Teksystems - I vaguely remember that they are suspect. It's good to be able to reference headhunting firms any know which to avoid.



  • So did you find out what happened? That reminds me of my interview with Spiceworks story. I got stuck in Houston due to weather, and they couldn't guarantee that I'd get a flight the next day. I went and rented a car and drove instead and got in at 3am for an interview the next morning. I think that story helped seal the deal 🙂



  • @Nic said:

    So did you find out what happened? That reminds me of my interview with Spiceworks story. I got stuck in Houston due to weather, and they couldn't guarantee that I'd get a flight the next day. I went and rented a car and drove instead and got in at 3am for an interview the next morning. I think that story helped seal the deal 🙂

    Yeah, I remember reading about your story - a very good one indeed. It certainly showed how bad you wanted to get the job and that it was important to make the interview.

    In this case, I actually called the guy yesterday afternoon at 3:40 PM to see if all was well or if there was some kind of miscommunication with HR about the time (since we rescheduled once). I was only able to leave a message. There has been no word today...at all. I've been encouraged to call one more time to make sure the fellow is ok / at least find out what happened.



  • We had a guy go silent for a month once. Turns out it was a horrific car accident.



  • We had that happen with one of the members of the Webroot community. Vanished off the community, nobody had heard from him. We all assumed he'd gotten fed up or we'd offended him. Turns out he was in a really bad car accident.



  • Guess I should post more, lest all you think I am face down in a ditch covered in rum and stripper glitter.



  • @PSX_Defector said:

    Guess I should post more, lest all you think I am face down in a ditch covered in rum and stripper glitter.

    Why wouldn't we just assume you are in a ditch with a charged phone?



  • @scottalanmiller said:

    @PSX_Defector said:

    Guess I should post more, lest all you think I am face down in a ditch covered in rum and stripper glitter.

    Why wouldn't we just assume you are in a ditch with a charged phone?

    Because the strippers stole it.



  • They do that.



  • Seems he is not interested Or he find better than your offer and feel shy to call.



  • At this point it is probably safe to assume that he turned down the job or something happened and he has given up.



  • I had a candidate turn up late and he never apologised. So I knew straight away that I wouldn't employ him. But annoyingly, I still spent half-an-hour going through the motions of an interview. Why did I do that?

    This begs the question, if you know very early on that a candidate has failed an interview, do you end the interview early or do you go through the motions to avoid any embarrassment?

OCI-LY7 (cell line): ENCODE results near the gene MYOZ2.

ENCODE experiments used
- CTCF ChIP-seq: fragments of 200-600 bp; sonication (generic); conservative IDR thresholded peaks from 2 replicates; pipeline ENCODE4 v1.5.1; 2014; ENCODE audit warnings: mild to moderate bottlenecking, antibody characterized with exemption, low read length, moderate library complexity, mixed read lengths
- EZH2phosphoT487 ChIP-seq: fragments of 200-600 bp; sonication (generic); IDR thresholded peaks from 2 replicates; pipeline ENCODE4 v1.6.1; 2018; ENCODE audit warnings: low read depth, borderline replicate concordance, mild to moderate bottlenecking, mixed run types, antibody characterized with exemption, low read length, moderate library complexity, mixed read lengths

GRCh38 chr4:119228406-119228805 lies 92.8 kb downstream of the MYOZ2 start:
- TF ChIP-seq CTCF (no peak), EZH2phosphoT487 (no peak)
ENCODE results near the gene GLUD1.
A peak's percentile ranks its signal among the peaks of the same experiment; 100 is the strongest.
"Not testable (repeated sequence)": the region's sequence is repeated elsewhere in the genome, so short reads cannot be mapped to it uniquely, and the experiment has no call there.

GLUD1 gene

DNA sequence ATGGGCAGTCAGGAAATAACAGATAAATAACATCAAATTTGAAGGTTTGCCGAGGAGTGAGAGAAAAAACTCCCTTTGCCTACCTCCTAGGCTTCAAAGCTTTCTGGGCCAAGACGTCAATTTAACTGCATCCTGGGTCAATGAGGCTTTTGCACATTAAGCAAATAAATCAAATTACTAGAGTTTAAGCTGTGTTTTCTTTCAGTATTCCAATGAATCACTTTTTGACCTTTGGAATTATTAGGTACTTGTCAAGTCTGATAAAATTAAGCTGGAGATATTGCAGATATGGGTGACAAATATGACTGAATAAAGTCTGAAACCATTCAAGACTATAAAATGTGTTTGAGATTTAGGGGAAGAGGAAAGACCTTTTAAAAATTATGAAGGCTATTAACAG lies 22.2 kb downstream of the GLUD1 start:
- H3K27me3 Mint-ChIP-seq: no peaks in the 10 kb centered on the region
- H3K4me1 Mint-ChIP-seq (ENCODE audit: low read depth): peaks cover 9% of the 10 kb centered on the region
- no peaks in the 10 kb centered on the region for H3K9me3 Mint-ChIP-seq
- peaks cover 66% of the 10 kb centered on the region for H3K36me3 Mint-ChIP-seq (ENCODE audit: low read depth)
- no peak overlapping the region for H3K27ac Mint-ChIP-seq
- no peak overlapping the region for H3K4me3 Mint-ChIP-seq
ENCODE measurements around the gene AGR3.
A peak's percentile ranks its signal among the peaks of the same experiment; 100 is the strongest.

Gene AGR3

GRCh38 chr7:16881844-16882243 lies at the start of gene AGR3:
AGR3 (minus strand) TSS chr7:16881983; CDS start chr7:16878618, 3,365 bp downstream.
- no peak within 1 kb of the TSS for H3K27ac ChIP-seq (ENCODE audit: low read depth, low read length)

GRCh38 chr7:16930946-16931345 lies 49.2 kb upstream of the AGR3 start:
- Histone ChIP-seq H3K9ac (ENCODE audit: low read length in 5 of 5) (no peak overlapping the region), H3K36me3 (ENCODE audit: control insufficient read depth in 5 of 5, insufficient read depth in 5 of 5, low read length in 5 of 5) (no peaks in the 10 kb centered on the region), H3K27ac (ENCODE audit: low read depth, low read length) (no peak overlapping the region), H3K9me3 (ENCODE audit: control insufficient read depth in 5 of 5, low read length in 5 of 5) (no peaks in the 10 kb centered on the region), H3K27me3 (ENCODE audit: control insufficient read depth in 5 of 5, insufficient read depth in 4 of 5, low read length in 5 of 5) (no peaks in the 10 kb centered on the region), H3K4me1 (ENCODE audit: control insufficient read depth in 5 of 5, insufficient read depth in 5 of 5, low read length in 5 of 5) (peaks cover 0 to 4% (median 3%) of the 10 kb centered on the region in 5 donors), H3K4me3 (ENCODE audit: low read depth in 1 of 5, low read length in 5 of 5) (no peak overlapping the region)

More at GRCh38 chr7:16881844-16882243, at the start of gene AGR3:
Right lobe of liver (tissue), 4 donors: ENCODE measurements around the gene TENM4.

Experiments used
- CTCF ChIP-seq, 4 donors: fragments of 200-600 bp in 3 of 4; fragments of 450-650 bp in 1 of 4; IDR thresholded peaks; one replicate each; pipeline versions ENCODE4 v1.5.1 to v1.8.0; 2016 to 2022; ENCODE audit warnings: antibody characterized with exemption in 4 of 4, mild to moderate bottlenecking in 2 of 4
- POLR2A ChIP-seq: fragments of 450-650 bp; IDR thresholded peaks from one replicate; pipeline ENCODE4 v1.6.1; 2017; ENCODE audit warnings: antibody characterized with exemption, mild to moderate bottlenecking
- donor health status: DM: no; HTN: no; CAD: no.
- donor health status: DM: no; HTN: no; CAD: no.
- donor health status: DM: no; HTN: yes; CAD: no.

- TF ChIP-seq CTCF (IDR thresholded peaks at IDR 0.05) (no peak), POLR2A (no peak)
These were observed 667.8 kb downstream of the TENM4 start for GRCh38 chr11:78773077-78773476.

• @Carnival-Boy said:

    I had a candidate turn up late and he never apologised. So I knew straight away that I wouldn't employ him. But annoyingly, I still spent half-an-hour going through the motions of an interview. Why did I do that?

    This begs the question, if you know very early on that a candidate has failed an interview, do you end the interview early or do you go through the motions to avoid any embarrassment?

    If you're 100% sure, I don't see any reason to keep going with the interview. Just make sure not to do it with your 2nd-5th candidates, just in case the leader doesn't take the offer. As an interviewee, I've ended interviews early.



  • I always end early if I know.



  • I always try to provide a lot of feedback. Technical or otherwise.



  • @NetworkNerd said:

    @Nic said:

    So did you find out what happened? That reminds me of my interview with Spiceworks story. I got stuck in Houston due to weather, and they couldn't guarantee that I'd get a flight the next day. I went and rented a car and drove instead and got in at 3am for an interview the next morning. I think that story helped seal the deal 🙂

    Yeah, I remember reading about your story - a very good one indeed. It certainly showed how bad you wanted to get the job and that it was important to make the interview.

    In this case, I actually called the guy yesterday afternoon at 3:40 PM to see if all was well or if there was some kind of miscommunication with HR about the time (since we rescheduled once). I was only able to leave a message. There has been no word today...at all. I've been encouraged to call one more time to make sure the fellow is ok / at least find out what happened.

    Have you heard anything? I have popcorn on standby.



  • @Nara
    There has still be nothing. I have no clue if the guy is still alive. This is after 2 calls with left messages and and e-mail. I won't contact him again but do hope he is alright.